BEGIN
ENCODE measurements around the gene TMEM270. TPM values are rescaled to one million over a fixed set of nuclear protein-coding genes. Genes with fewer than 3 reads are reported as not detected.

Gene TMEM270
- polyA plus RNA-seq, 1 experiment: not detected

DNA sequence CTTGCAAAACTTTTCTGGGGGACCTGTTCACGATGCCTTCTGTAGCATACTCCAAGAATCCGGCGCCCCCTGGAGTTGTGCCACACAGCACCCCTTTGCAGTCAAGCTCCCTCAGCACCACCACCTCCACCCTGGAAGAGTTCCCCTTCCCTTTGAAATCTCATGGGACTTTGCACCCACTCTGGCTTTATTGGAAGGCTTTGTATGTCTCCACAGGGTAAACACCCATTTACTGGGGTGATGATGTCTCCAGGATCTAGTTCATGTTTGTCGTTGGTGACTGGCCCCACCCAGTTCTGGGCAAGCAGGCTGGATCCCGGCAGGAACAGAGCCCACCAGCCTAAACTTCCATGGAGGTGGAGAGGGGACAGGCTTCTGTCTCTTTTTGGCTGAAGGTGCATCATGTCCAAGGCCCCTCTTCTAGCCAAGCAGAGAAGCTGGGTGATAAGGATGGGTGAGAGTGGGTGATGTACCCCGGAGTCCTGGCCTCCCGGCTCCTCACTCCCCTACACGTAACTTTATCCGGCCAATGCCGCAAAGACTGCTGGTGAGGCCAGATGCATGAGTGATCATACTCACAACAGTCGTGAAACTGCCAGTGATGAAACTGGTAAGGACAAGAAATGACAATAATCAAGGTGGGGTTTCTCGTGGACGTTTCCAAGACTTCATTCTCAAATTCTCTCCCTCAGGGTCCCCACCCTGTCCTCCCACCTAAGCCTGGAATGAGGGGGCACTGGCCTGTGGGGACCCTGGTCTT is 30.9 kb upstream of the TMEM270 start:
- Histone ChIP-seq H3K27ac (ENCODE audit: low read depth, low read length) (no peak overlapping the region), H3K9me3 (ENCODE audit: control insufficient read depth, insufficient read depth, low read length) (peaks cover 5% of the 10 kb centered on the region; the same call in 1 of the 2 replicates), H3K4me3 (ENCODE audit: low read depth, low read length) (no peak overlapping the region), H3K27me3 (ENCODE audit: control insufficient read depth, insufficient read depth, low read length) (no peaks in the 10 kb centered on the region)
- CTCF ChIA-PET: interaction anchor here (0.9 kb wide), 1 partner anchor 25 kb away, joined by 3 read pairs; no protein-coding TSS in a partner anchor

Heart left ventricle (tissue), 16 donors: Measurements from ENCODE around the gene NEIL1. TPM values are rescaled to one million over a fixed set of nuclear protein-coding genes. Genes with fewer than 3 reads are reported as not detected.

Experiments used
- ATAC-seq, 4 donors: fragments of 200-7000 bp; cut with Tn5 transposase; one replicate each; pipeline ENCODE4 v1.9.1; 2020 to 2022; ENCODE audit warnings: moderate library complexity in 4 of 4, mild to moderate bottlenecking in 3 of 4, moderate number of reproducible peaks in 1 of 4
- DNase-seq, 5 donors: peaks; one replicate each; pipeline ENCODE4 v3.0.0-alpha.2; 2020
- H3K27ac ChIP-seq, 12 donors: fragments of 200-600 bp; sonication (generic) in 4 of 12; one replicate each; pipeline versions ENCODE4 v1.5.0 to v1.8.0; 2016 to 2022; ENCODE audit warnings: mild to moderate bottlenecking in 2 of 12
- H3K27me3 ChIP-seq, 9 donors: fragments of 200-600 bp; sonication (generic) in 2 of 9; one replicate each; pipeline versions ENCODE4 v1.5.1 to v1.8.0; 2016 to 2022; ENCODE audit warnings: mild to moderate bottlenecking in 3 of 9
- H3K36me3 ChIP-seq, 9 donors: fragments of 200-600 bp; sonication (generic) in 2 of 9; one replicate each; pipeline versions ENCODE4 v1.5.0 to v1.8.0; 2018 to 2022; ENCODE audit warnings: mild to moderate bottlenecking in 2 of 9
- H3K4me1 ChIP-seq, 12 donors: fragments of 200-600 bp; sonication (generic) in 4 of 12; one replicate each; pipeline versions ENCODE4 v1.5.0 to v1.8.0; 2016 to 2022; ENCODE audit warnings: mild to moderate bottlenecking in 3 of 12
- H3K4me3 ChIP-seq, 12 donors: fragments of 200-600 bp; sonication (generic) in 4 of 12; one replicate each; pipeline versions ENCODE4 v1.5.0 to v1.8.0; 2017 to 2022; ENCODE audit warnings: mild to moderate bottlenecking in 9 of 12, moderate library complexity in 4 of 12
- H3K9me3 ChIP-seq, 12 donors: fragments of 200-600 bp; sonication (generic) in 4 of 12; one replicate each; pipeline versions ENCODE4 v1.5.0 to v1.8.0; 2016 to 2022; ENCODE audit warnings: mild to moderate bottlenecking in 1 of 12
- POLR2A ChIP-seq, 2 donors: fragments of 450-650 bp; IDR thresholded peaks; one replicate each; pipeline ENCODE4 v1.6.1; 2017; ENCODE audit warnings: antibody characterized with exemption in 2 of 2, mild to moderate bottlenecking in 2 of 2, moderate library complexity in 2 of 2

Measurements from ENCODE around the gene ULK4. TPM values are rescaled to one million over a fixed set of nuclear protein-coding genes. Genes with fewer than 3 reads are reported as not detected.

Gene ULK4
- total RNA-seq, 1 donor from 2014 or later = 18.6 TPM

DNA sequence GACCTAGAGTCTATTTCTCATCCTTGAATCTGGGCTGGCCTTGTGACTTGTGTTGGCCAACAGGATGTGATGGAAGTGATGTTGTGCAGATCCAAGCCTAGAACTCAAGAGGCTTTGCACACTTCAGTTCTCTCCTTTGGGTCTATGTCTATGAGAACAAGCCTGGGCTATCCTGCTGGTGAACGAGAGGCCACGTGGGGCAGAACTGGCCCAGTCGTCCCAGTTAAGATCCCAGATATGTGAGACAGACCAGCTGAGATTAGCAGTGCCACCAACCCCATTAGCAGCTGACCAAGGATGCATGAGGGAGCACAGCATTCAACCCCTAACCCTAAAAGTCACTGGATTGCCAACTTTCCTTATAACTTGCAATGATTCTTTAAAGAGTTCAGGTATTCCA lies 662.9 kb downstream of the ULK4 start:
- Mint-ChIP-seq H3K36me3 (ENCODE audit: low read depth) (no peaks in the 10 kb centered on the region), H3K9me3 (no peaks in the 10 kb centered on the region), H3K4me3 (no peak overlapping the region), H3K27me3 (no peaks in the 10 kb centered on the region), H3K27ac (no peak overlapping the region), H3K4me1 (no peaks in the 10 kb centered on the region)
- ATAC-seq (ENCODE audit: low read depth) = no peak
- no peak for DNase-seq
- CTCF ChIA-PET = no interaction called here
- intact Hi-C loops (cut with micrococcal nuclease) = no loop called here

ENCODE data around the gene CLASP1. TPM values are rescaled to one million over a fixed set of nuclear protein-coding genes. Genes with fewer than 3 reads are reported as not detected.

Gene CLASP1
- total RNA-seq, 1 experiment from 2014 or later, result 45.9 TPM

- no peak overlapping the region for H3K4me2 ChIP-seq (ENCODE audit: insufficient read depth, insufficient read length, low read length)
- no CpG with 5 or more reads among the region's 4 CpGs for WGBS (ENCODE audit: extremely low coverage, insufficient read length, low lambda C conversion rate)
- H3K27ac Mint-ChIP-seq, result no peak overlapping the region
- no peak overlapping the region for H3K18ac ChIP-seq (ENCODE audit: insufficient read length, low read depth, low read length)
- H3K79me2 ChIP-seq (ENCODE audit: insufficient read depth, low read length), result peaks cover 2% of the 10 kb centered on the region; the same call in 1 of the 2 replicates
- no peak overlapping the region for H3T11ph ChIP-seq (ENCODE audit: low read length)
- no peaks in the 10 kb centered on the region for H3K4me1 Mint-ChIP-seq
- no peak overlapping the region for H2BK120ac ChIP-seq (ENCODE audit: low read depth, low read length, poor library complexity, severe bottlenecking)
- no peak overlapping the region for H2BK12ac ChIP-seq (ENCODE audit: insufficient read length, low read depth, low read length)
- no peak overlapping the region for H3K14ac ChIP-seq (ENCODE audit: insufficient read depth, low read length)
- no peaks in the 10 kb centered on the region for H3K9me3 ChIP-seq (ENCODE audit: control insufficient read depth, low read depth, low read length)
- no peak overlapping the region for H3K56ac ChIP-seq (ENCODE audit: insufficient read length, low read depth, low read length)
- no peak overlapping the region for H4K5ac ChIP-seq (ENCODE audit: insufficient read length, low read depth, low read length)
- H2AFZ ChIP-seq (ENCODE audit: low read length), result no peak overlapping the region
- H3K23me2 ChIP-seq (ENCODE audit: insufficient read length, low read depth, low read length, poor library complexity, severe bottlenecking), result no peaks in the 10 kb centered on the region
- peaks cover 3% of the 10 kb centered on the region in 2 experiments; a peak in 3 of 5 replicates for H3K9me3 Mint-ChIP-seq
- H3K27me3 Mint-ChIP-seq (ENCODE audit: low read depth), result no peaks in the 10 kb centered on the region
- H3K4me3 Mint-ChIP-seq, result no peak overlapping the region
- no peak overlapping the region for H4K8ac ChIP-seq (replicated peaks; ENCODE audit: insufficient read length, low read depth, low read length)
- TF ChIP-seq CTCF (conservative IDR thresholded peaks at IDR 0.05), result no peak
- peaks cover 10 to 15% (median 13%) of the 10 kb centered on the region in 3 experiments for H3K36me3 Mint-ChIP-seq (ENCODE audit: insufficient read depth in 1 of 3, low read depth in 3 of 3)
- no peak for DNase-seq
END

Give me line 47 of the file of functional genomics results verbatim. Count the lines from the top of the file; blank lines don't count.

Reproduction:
- H3K4me3 Mint-ChIP-seq, result no peak overlapping the region